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Bread and vinegar, a snack from times gone by

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As a child I ate little or nothing and my mother's mantra was “eat Marina”. I don't have many memories of my childhood, in fact I have very few and some seem absolutely insignificant to me but when I started thinking about the posts dedicated to bruschetta a clear and precise situation came to mind: a hot day, a kitchen with the shutter down to keep the sultry air out and, in the dim light, an elderly aunt and small almost like a child who prepares a couple of slices of common bread with oil, salt and… red wine vinegar on top. Those slices are for me and I eat them all, I devour them.

I'm sure that as soon as mum reads these lines she will see the same images as me: Aunt Lina preparing food, carefully inserting cloves into the onion to make the sauce. She taught us many things about the domestic economy of the early 1900s, she handed down to us her way of making the sheets white and immaculate, rubbing them with soap and leaving them on the grass to dry and then rinsing them… and what a sight the lawn was around the house, a white expanse moved by the wind, the scent of Marseille soap spreading everywhere. And then she always took time to prepare the onion braids, then she hung them under the balconies to dry. A woman who in her own way took care of us grandchildren during childhood, trying to teach us those rules and traditions that contributed to making me a woman full of love for the past and history.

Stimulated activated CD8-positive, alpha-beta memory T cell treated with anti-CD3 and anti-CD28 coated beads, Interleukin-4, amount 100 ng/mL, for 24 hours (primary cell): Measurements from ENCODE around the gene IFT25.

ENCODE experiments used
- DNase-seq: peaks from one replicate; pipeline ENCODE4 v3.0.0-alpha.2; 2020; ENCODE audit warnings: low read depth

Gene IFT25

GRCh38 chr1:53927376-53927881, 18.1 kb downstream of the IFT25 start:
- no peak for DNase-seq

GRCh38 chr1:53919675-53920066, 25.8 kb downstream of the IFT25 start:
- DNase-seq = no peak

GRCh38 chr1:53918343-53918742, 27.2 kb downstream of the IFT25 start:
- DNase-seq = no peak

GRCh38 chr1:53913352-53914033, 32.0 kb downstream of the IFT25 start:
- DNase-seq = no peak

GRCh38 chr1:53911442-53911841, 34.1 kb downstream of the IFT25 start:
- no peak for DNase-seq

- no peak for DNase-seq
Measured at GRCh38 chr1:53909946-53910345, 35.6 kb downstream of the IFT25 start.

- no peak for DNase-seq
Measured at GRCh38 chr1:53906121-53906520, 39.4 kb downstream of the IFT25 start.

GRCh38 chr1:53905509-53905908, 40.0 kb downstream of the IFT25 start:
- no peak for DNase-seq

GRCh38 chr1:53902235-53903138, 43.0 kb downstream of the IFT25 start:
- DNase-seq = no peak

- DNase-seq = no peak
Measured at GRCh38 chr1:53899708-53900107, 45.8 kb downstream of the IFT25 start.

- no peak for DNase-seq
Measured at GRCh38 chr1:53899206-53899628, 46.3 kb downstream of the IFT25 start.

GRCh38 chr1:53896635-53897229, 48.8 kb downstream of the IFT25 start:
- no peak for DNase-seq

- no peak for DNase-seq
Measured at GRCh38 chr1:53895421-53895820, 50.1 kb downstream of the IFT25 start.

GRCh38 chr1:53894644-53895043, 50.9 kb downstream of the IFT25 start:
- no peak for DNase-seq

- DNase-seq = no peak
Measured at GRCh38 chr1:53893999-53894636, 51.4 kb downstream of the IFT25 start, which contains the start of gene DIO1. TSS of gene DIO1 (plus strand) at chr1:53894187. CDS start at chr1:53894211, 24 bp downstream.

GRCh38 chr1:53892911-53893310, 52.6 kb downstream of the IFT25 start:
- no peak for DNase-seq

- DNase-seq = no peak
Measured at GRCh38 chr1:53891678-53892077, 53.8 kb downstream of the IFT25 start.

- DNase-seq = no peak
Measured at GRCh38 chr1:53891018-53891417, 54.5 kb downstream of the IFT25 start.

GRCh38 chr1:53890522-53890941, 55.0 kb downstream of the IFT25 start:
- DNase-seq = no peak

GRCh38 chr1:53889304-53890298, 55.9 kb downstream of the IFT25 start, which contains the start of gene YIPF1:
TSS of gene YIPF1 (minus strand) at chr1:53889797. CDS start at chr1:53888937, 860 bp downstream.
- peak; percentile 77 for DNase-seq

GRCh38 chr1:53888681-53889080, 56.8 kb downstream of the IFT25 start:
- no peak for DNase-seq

Everything reappeared with a slice of bread with vinegar, that thinking about it today makes me wonder how a little girl could love the strong and intense taste of a homemade red wine vinegar. Yet I didn't eat anything but I liked that snack.

It is clear to everyone that this is not a recipe post but a memory post. I wanted to capture a piece of my life between the virtual pages which in its own way is linked to cooking and I took these photos just for the sake of giving an image to these few lines.

The other time, with bread and tomato I raised many memories in many of you which in turn made me remember a snack eaten in the dim light of a 1960s Formica kitchen, with chatter in the Marche dialect in the background, in a sunny Romagna countryside. The painting of my childhood.

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